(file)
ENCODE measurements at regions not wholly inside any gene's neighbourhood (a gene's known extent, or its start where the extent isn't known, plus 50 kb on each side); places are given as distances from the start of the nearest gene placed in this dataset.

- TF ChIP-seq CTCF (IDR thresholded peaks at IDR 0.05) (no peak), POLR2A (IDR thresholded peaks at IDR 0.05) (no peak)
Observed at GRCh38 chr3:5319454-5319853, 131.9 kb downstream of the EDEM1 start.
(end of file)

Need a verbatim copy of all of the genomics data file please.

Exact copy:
ENCODE measurements at regions not wholly inside any gene's neighbourhood (a gene's known extent, or its start where the extent isn't known, plus 50 kb on each side); places are given as distances from the start of the nearest gene placed in this dataset.

- TF ChIP-seq CTCF (IDR thresholded peaks at IDR 0.05) (no peak), POLR2A (IDR thresholded peaks at IDR 0.05) (no peak)
Observed at GRCh38 chr3:5319454-5319853, 131.9 kb downstream of the EDEM1 start.